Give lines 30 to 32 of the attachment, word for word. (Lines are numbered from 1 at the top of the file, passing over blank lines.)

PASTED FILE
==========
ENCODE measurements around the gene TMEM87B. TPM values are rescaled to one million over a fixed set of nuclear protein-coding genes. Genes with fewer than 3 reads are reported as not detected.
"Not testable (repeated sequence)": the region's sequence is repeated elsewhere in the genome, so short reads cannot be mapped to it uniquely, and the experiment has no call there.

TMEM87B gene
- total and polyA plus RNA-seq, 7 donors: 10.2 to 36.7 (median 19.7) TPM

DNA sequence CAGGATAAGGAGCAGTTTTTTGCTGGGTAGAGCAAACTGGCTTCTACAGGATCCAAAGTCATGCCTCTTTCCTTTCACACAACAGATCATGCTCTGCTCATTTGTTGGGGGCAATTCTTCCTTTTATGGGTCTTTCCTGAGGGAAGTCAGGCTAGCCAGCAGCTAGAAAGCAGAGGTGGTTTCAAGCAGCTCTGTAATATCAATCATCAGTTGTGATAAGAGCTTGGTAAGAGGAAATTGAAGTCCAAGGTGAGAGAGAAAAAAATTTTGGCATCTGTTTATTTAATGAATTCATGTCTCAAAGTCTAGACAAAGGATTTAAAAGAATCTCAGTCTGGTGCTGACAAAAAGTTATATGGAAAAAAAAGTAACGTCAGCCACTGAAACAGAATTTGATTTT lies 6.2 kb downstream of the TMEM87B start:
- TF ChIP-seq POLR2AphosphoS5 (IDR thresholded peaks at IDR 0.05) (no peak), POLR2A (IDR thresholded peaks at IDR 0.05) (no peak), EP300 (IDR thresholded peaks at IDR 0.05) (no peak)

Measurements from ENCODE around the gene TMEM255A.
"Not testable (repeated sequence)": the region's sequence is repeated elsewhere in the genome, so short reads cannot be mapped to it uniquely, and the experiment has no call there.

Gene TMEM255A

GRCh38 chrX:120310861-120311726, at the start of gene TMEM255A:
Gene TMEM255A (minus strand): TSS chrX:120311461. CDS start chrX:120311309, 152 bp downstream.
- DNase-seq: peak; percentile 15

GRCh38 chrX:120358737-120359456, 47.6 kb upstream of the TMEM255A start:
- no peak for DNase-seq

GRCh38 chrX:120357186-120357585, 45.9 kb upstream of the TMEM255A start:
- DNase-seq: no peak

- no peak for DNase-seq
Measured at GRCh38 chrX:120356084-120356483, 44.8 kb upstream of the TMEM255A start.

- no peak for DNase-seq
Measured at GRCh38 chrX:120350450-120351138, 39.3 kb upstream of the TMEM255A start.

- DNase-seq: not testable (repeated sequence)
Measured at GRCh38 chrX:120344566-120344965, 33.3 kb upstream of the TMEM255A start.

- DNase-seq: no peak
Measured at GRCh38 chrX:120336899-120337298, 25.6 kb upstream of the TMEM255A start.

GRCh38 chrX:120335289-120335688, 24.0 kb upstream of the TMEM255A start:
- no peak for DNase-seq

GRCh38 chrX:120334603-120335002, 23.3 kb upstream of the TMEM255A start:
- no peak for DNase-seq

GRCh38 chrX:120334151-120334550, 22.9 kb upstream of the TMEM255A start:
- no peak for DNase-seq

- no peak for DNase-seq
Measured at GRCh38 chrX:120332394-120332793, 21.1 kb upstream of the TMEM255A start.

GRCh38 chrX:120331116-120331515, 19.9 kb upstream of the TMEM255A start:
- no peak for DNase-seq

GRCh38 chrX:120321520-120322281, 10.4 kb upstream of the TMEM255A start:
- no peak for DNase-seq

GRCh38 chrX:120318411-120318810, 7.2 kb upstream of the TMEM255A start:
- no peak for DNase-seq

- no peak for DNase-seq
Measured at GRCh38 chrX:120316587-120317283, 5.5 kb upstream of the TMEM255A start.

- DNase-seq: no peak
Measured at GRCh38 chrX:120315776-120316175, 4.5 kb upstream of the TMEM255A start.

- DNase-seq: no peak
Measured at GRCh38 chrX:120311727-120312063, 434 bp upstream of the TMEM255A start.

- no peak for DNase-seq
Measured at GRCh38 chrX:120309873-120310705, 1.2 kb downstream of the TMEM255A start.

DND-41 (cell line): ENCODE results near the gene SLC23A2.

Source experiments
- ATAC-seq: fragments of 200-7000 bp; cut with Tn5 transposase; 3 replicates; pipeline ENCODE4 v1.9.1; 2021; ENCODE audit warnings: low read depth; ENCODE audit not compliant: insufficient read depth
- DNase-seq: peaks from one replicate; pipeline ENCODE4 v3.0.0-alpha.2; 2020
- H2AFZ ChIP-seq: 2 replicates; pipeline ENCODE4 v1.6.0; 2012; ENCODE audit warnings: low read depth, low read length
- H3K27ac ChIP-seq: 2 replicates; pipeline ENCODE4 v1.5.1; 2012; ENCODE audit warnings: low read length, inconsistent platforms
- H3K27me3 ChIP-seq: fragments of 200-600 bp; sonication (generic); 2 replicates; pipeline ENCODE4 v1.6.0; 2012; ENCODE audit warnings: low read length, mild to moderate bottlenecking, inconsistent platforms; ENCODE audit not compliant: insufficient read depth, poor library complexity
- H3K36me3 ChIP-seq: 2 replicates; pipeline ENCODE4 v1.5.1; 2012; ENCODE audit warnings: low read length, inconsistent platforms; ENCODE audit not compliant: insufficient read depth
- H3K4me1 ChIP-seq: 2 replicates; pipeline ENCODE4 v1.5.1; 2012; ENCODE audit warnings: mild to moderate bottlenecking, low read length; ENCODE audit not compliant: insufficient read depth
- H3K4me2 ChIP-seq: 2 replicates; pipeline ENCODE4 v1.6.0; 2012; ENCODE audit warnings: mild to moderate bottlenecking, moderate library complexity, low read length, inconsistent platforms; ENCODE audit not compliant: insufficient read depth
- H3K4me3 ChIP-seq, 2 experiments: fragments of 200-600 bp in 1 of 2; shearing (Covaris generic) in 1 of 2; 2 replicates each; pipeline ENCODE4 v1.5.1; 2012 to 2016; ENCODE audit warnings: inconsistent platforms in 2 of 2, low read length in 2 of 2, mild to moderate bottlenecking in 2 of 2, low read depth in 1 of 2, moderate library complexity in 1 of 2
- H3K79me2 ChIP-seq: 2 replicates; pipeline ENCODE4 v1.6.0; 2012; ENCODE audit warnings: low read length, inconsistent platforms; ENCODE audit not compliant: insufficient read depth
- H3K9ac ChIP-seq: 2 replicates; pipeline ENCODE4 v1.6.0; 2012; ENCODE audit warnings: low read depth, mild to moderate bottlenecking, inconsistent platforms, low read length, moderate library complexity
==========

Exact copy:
- no peak for DNase-seq

- no peak for DNase-seq
Measured at GRCh38 chrX:120332394-120332793, 21.1 kb upstream of the TMEM255A start.